Questioning a complex continent
The European Social Survey (ESS), based at City University London, has long been recognised as a critical tool for charting and explaining the interaction between Europe’s changing institutions and the attitudes, beliefs and behaviour patterns of its diverse populations. At the end of 2013, the European Commission acknowledged its importance by granting it the status of a European Research Infrastructure Consortium (ERIC).
Established in 2001, the ESS was led by its founder, Professor Sir Roger Jowell, until his death in 2011. Now under the directorship of Rory Fitzgerald, the Survey takes place every two years and is currently in its sixth round. It asks questions of Europeans from over 30 countries concerning their political orientations, attitudes and behaviour; their social and moral values; and their national, ethnic and religious allegiances.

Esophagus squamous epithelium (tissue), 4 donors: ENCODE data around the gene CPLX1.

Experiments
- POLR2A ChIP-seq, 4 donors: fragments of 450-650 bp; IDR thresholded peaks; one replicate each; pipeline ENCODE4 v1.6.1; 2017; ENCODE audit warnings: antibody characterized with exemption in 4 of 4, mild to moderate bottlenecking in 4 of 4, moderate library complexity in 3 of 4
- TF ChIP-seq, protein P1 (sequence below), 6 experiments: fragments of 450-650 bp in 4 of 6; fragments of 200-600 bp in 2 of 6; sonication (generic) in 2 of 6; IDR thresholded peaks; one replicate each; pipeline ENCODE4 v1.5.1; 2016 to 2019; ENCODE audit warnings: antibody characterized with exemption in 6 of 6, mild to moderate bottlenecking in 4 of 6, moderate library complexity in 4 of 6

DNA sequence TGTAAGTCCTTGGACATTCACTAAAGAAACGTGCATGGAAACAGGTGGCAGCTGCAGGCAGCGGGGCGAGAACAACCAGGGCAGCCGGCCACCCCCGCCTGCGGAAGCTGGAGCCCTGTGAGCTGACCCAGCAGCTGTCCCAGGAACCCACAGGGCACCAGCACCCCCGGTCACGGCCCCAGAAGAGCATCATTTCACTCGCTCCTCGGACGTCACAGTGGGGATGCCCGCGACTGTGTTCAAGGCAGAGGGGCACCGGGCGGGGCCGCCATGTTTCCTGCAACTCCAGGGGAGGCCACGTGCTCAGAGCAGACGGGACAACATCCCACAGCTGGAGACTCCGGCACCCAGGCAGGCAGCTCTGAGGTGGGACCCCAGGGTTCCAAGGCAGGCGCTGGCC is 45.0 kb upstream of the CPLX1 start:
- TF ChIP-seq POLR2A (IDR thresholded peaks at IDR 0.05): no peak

The Survey is renowned for its rigorous methodologies and while the data it generates are of critical value to academics and policymakers, its commitment to promoting excellence in quantitative research is of equal importance.
The ESS is the only ERIC hosted in the UK and it joins some of the most innovative research infrastructures in Europe, including CERN, the world's largest particle physics laboratory. With this prestige comes long-term funding stability and the corresponding freedom to plan for future exploration of the changing faces of Europe.